A headline in this week’s Liverpool Echo caught my eye. It appears that the Labour Council is attempting to have Wavertree’s Cricketer’s Club licence revoked after it hosted a conference of the British National Party. An interesting exchange of posts on the newspaper’s website came down heavily against the seemingly autocratic action being taken on the basis that freedom of speech was a value that must be upheld however abhorrent the views of the BNP.
This brought to mind today’s photograph, of a heavily bandaged Oswald Mosley photographed after being attacked at a rally in Liverpool. Photographed at Walton Hospital in October 1937, he was almost at the end of his political career. A member of the aristocracy, he became a Conservative MP at the age of 21 but fell out over the use of Black and Tans in Ireland. Crossing the House, he became a member of the Independent Labour Party and Chancellor of the Duchy of Lancaster in Ramsay MacDonald’s government before, again falling out and establishing the British Union of Fascists in 1932. Heavily influenced by Mussolini, he quickly attracted influential support amongst both the Establishment and the working class. His more extreme supporters took to wearing black shirts and the Daily Mail published a famous headline Hurrah for the Black Shirts (not a lot changes with certain papers). Rallies held by Mosley provoked the kind of scenes that BNP rallies attract – although of a more violent nature. The Liverpool rally was described in The Glasgow Herald newspaper:
Sir Oswald Mosley was hit on the head by a stone and knocked semi-conscience immediately he stood on the top of a loud-speaker van to address an open-air meeting at Queens Drive, Liverpool, yesterday. As the van was being driven to a piece of waste land, hundreds of missiles were thrown, Sir Oswald, had not had time to utter a word when a large stone hit him on the temple and he fell on his face. Mounted police who were standing by in a neighbouring yard, immediately rushed out and charged the crowd back. A Fascist bodyguard stood by to guard Sir Oswald in spite of showers of bricks from large sections of the crowd.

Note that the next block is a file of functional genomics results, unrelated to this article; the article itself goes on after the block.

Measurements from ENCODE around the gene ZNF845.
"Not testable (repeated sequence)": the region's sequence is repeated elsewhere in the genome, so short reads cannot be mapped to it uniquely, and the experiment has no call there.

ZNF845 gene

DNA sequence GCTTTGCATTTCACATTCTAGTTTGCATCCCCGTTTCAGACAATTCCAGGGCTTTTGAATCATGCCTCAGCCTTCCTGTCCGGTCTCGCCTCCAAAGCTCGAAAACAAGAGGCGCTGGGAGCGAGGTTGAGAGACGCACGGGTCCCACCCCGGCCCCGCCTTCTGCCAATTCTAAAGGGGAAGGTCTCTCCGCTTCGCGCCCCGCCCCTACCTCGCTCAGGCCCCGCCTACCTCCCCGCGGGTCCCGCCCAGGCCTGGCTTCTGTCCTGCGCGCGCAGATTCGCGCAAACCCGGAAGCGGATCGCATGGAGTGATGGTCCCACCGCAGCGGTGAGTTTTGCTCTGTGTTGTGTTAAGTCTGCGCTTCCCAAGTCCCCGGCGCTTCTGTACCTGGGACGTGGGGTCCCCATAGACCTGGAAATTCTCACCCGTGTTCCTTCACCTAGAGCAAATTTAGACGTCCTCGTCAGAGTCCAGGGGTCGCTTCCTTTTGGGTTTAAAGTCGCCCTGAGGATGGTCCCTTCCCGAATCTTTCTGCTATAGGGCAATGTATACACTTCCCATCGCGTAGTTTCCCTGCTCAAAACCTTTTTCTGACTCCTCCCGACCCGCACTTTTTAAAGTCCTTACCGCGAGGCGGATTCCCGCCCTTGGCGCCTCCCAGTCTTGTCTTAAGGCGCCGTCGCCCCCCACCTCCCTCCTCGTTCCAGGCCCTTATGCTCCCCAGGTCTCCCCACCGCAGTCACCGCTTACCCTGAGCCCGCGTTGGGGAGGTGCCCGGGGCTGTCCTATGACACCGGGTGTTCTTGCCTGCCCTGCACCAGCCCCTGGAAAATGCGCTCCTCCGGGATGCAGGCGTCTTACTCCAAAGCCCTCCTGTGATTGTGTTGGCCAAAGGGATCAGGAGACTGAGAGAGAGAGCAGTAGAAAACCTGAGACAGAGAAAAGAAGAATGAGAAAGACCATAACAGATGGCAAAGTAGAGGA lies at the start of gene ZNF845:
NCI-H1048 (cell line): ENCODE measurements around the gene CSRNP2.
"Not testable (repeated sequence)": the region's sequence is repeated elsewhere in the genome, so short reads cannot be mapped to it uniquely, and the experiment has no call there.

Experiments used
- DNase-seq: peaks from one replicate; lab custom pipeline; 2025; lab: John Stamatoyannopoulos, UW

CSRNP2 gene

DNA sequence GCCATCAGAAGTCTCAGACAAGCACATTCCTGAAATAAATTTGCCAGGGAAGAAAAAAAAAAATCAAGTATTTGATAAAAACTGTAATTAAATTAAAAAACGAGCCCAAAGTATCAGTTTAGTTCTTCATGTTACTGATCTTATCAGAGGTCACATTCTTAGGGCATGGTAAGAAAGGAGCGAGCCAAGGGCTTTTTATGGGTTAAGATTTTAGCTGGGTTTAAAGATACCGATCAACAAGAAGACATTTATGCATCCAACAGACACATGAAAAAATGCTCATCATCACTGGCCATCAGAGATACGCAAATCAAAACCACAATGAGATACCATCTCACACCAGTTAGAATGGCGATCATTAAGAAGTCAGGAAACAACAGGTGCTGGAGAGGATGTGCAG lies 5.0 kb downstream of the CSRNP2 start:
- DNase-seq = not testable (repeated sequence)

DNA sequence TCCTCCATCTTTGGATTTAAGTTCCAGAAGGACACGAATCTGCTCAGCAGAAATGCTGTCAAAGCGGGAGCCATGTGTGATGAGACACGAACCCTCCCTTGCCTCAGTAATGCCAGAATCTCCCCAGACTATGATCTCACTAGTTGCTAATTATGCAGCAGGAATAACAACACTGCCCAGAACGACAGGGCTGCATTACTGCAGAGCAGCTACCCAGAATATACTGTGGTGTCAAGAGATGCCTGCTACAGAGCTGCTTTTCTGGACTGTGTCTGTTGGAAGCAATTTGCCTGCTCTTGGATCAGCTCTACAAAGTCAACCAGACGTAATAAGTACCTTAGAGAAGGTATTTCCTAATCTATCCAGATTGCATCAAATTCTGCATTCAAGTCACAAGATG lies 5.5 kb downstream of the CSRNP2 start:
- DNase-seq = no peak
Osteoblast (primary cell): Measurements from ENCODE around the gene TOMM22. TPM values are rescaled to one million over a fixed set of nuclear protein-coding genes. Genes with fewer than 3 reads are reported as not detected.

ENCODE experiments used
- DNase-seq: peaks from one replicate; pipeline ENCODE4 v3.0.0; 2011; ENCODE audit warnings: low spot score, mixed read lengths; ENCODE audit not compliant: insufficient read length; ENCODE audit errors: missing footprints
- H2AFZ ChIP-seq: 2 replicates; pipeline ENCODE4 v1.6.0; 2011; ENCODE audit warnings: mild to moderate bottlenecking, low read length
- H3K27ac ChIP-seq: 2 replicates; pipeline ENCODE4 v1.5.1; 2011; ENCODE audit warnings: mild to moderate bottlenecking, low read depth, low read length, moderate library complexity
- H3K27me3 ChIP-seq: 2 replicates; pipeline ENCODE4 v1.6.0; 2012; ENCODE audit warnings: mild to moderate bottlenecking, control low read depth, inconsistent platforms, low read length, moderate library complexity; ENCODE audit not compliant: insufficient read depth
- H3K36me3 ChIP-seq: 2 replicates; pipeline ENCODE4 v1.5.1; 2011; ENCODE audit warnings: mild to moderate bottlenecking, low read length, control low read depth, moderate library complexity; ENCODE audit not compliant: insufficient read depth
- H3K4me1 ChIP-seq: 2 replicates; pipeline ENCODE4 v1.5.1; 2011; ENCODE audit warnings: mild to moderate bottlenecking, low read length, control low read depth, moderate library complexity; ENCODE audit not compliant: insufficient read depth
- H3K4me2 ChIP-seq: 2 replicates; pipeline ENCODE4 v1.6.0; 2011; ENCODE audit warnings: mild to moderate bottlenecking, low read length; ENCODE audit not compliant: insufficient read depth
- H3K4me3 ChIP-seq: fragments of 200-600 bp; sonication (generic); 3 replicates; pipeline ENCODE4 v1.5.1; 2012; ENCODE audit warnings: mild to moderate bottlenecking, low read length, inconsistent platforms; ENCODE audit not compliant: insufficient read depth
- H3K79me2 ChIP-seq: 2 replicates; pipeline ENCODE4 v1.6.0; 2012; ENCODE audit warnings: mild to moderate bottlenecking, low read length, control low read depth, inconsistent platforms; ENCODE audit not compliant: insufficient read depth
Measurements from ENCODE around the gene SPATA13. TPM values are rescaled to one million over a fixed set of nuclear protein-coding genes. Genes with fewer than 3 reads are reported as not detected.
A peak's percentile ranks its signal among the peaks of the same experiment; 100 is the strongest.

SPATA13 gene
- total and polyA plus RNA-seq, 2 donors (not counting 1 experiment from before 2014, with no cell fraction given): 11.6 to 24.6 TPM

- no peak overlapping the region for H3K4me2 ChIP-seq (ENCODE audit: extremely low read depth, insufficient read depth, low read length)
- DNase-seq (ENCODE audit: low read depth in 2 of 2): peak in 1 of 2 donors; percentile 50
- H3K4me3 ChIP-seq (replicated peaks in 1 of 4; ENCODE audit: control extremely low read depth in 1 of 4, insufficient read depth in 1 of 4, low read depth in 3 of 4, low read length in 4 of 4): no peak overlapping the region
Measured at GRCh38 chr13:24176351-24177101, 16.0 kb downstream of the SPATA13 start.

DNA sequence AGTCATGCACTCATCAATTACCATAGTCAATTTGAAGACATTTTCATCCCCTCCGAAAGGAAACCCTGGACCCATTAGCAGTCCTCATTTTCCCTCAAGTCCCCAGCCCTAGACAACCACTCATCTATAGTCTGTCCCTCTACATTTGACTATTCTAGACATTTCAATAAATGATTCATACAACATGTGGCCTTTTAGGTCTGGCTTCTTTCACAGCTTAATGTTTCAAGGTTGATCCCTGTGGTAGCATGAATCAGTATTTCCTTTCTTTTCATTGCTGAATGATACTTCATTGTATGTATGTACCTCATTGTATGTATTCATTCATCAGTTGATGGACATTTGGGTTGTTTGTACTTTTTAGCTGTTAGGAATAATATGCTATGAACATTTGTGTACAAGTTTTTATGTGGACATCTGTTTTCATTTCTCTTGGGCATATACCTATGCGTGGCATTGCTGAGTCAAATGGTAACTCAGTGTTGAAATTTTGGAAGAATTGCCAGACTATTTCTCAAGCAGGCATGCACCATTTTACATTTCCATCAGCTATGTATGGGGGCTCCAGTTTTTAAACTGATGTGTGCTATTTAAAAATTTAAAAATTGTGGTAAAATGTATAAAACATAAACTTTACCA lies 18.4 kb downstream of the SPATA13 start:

Mosley was whisked off to Walton Hospital and discharged after a week recovering from concussion and a minor head wound. Twelve men and two women were arrested, although whether they were Fascists or Anti-Fascists is not stated. From 1937 onwards, the appeal of the Blackshirts rapidly waned and Mosley was eventually detained in prison in 1940 for the duration of the War.
Liverpool has an honourable tradition in the fight against Fascism. Around 130 local men, including two City Councillors, fought in the International Brigade in the Spanish Civil War and 28 of them had died in the unsuccessful battle against Franco. One noted participant was Jack Jones, later General Secretary of the Transport and General Workers’ Union. In light of the news item about the British National Party and its meeting at the Cricketers Club, it is a timely reminder to be vigilant of the dangers of extremism which often flourishes in difficult economic times.
Fontenoy Gardens c1970
Prefabs off Scotland Road, c1970
Following my recent posts on tenements and prefabs, Peter Leeson has sent me two of the photographs he took while working for Vauxhall Community Development Project. In 1969, Peter gave up a secure job with the City Council Planning Department to record the devastating changes that were being inflicted on the Scotland Road community by the construction of the Wallasey Tunnel. A whole neighbourhood was split in half by the roadworks and Peter’s photographs (and film Us and Them) were the community’s attempt to express their feelings about the enforced changes to its life. I published many of the photographs in Goodbye Scottie Road, a book of Peter’s photographs that also includes fascinating photographs of other aspects of Liverpool from the same period.